Just knowing that someone has six of your checkbooks and a ginned-up ID to use them is enough to spark alternating currents of infuriation and helplessness.
The cops have lots bigger fish to fry, so it came as no surprise when I called the forgery section after a dozen checks had bounced and was told not to bother forwarding any new information because it would get a very low priority.
Since tracking down people is part of my job, I also tried the do-it-yourself route. But it's not easy to nab a crook when the only suspect's name you have to go on is your own.
On some, the forger listed our real phone number, which is in the book, but with no address. On others, he or she apparently made up numbers or picked them at random.
I'm still looking, but the odds are long. Not so for the aggrieved merchants and their collection agencies, which have had no trouble finding me. For a while, demand letters came in every day.
Most took a polite tack, such as one from Kroger Co., parent of Ralphs Grocery Co., which got stuck with two bad checks.
"We certainly understand that an occasional error does occur and we thank you in advance for correcting this matter promptly," it read, asking for $84, but, please, no personal checks.
Others were more strident, including a check-clearing company that wanted Wal-Mart Stores Inc.'s $193.43 right now, plus a $25 fee.
For sheer creativity, though, kudos to the "collection affiliate" who left a recorded message on our answering machine.
"Hello, this is Ed Taylor," he said. "I'm calling you today to attempt to advise you that your status has changed. I need you to call me as soon as you receive this message, as this matter commands your immediate attention. ... This is not a sales call and we need to hear from you immediately."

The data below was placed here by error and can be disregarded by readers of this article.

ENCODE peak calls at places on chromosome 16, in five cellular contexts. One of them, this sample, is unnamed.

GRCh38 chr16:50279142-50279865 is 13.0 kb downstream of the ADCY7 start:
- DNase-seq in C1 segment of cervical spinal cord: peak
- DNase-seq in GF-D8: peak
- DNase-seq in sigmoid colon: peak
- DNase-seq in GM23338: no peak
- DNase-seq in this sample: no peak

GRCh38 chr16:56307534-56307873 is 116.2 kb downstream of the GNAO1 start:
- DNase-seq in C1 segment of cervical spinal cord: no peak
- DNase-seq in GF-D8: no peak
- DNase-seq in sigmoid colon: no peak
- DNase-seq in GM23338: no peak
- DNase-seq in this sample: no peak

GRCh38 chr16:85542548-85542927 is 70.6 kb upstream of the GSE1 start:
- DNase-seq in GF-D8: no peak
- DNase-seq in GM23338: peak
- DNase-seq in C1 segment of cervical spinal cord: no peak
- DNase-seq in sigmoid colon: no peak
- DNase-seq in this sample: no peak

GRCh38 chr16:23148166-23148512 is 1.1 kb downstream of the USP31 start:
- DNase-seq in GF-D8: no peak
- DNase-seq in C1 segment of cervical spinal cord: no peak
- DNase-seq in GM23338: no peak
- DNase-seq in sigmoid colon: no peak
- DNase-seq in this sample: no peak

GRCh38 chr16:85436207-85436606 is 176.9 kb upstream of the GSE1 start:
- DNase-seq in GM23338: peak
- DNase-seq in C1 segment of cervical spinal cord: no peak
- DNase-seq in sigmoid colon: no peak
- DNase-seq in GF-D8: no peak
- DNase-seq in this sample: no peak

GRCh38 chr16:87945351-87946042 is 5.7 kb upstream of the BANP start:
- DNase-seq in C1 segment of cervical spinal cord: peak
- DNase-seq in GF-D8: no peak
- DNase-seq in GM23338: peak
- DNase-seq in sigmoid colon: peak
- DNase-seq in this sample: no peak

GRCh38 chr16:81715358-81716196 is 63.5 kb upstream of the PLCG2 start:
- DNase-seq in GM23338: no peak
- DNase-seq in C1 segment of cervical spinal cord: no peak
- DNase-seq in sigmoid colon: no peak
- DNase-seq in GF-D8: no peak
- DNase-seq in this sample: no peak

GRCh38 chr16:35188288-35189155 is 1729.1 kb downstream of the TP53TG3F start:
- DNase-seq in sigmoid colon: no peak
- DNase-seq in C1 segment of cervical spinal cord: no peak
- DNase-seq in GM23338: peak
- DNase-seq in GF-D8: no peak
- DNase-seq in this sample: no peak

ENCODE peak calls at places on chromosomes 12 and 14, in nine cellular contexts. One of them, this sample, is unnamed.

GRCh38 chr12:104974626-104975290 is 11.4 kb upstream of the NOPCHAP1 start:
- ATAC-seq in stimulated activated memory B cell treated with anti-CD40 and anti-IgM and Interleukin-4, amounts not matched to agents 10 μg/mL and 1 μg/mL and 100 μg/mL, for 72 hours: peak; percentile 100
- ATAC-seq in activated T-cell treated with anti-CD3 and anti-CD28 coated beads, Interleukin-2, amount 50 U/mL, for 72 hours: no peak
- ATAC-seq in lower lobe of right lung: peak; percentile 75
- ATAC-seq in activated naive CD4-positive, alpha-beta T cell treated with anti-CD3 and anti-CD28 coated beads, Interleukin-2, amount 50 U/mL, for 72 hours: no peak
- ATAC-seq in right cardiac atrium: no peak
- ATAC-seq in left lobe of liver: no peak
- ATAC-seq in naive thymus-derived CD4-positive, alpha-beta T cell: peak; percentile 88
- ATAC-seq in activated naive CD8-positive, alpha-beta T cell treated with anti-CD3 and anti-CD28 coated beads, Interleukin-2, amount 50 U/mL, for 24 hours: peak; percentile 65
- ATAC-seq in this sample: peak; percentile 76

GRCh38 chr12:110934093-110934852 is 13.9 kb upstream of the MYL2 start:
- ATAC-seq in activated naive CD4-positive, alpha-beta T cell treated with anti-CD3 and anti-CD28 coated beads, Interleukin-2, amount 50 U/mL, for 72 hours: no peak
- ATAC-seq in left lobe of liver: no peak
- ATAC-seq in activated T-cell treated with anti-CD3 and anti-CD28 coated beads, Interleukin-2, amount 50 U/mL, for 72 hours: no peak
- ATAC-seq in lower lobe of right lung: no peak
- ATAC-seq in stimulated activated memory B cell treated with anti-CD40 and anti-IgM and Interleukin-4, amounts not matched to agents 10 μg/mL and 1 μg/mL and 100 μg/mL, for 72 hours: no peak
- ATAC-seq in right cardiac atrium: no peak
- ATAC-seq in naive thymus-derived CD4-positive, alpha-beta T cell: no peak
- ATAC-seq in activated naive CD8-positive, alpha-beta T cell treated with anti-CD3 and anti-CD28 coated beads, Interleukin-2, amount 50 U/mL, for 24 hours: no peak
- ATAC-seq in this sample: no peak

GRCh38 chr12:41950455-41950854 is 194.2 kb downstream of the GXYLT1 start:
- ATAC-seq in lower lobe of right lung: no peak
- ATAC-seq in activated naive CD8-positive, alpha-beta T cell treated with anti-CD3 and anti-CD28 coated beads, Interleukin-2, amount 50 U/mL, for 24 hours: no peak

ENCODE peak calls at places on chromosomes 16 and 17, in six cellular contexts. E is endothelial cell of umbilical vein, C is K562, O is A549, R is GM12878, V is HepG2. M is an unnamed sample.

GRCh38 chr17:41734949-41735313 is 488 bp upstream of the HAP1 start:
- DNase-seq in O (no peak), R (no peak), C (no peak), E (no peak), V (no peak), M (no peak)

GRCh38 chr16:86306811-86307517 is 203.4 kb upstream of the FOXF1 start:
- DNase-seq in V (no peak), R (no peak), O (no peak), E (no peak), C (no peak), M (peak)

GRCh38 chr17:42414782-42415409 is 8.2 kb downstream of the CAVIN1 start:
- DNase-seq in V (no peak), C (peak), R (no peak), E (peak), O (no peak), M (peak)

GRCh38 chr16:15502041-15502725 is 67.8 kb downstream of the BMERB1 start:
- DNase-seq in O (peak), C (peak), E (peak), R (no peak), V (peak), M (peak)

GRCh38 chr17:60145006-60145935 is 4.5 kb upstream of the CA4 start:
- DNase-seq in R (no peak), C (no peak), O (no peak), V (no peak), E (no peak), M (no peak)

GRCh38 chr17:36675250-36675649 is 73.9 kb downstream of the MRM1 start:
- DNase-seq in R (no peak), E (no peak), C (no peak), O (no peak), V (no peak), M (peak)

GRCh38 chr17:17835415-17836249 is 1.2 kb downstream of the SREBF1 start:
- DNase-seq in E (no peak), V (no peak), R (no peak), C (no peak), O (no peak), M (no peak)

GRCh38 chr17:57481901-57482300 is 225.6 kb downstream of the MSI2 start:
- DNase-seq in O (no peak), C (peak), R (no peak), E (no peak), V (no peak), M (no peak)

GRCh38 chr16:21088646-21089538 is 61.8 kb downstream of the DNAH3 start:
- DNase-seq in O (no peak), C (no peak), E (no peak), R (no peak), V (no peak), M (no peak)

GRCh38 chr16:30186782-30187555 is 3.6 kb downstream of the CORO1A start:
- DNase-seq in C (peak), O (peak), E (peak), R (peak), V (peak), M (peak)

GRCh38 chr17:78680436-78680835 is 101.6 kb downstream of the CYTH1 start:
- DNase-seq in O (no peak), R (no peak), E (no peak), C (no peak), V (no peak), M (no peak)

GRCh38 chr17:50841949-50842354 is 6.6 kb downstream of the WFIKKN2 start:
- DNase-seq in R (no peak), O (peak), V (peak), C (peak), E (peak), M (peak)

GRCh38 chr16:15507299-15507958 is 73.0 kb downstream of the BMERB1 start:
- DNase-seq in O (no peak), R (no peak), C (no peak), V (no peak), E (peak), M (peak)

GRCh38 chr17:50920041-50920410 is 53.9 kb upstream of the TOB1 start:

Turns out Ed is with a company named ClearCheck and was calling me about the CVS forgeries.
A woman who answered the phone said Ed had just stepped into a meeting, but she insisted he really exists and transferred me to his voice mail to prove it. Sure sounded like Ed, but still no callback.
This much is true about ClearCheck and the other companies I've dealt with: They've all been very professional, and easy to get along with.
The key is to provide solid documentation: a brief cover letter, a police report, a notarized affidavit reflecting the account number and range of stolen checks, and a "To Whom It May Concern" letter from the bank, stating that the account was subjected to fraud.
I keep copies of everything, always follow up to make sure the bad-check recipients got my paperwork, and then call to request a letter saying they've scratched us from their most-wanted lists.
Still out there
So far, I've cleared our names on all 20 or so of the checks that have surfaced.
Another 130 of the little ticking time bombs are still out there, so chances are it's not over. Still, there's been a lull in the action, three weeks since the last dunning letter. Maybe the other Kim has given up and gone straight.
Or maybe I'm away on a really expensive vacation that nobody has told me about yet.
Kim Christensen writes for the Los Angeles Times.
What to do
Banks lost $711 million to check fraud in 2005, according to the latest study by the Federal Reserve, and estimated losses to consumers and businesses to be as high as $20 billion a year.
Here's what to do if you become a victim of forged check:
Immediately report the theft to your bank, close your account and open a new one.
Obtain a notarized affidavit of forgery from the bank showing the range of stolen check numbers.
File a police report and get a copy.
Place credit alerts on your files at major credit-reporting bureaus so that new accounts can't be opened without your knowledge.
Respond promptly to payment-demand letters from businesses and collection agencies with a brief cover letter and copies of documentation showing your checks were stolen.
Follow up with collection agencies to ensure that your name has been cleared from their bad-checks lists.
[Sources: Federal Reserve Bank, Nilson Report, Times research]